In response to the coronavirus pandemic, Walmart Inc. last week launched an express service that promises to deliver online orders in less than 2 hours.
Walmart, (No. 3 in the in the 2020 Digital Commerce 360 Top 1000) says it accelerated the development of the service in response to widespread disruptions caused by COVID-19. Walmart started testing its new Express Delivery service in 100 stores in mid-April. The service will expand to nearly 1,000 stores in early May and a total of almost 2,000 in the following weeks, Walmart says.
“We know our customers’ lives have changed during this pandemic and so has the way they shop,” said Janey Whiteside, chief customer officer at Walmart, in a statement.
Express Delivery allows customers to order across more than 160,000 products from Walmart’s food, consumables and general merchandise assortment. Items include groceries, everyday essentials, toys and electronics.
Like Walmart’s existing curbside pickup and home delivery options, the new express service will follow no-contact protocols to improve safety. The retailer’s 74,000 personal shoppers—including shoppers hired specifically for Express Delivery—will pick and pack the customers’ orders. For delivery, Walmart will use its existing lineup of delivery providers. Those providers, which vary by market, include DoorDash and Postmates, a spokesman says.
As is the case with its existing pickup and delivery services, Walmart will sell items delivered via Express Delivery at in-store prices. But Express Delivery will cost $10 on top of the current delivery charge for each order. Members of Walmart’s Delivery Unlimited program—which offers unlimited home deliveries for a $98 annual fee or a monthly $12.95 fee—will simply pay a $10 fee for each express delivery.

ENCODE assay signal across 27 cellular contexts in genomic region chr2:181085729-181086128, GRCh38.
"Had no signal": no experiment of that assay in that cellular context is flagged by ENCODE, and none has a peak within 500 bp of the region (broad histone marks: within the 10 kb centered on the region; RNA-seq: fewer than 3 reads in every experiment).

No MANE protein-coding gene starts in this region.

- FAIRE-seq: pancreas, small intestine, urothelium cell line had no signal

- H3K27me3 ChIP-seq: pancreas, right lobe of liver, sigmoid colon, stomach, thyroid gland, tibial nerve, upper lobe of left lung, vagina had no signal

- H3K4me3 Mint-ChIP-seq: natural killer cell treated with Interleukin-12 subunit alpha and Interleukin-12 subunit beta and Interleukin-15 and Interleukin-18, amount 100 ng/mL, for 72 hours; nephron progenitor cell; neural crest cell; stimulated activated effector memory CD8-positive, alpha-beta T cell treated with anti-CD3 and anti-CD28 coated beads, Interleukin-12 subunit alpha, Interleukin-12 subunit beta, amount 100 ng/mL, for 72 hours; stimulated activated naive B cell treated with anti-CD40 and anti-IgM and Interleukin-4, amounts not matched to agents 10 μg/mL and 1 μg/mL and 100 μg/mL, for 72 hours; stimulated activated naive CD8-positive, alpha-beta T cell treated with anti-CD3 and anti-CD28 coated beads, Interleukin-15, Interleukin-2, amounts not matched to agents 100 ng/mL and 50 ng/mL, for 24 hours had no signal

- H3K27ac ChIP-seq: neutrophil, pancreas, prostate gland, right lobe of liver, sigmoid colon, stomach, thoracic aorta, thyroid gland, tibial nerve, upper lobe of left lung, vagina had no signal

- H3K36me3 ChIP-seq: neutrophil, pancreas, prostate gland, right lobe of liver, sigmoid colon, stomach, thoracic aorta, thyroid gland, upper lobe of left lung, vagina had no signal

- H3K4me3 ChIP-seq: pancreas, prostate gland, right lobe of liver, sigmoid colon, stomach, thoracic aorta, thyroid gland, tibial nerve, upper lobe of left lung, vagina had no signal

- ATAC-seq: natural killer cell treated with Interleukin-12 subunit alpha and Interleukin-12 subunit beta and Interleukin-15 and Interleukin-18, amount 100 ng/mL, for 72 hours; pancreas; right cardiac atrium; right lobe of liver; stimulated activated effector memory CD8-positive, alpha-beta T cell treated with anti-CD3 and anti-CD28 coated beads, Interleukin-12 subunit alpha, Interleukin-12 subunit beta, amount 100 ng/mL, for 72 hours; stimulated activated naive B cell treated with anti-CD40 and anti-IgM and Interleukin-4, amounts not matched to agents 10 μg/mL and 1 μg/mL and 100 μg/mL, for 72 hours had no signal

The retailer’s current delivery service requires shoppers to select an available time slot. As online grocery shopping has surged during the pandemic, many shoppers—not just Walmart customers, but also those using competing services such as Amazon.com Inc. (No. 1 in the Top 1000), Instacart Inc., FreshDirect LLC (No. 71) and Peapod—have found it challenging to secure convenient slots.
The 2-hour delivery service is just one of the ways Walmart has adapted its operations during the pandemic. Since March 19, Walmart says it hired 200,000 new workers in its stores, clubs, distribution centers and fulfillment centers. And on April 23, Walmart and social media channel Nextdoor Inc. launched a joint program called Neighbors Helping Neighbors, intended to help U.S. consumers assist their neighbors during the COVID-19 pandemic.
The program allows Nextdoor members to request assistance—or offer to help others in their communities—with shopping for their essential items at Walmart. The retailer and Nextdoor designed the program to provide a contact-free way for vulnerable community members to coordinate the pickup and delivery of their groceries, medications and other essentials with a neighbor who is already planning a shopping trip to a local Walmart store.
Walmart joins 48 other Top 1000 retailers that offer same-day delivery, including Amazon.com Inc. (No. 1), Target Corp. (No. 12), Kroger Co. (No. 13), Macy’s Inc. (No. 15), and Costco Wholesale Corp. (No. 16).
As of Jan. 1, Walmart operated 5,355 stores in the United States, including 3,571 Walmart Supercenters, 599 Sam’s Club warehouse clubs and other kinds of outlets.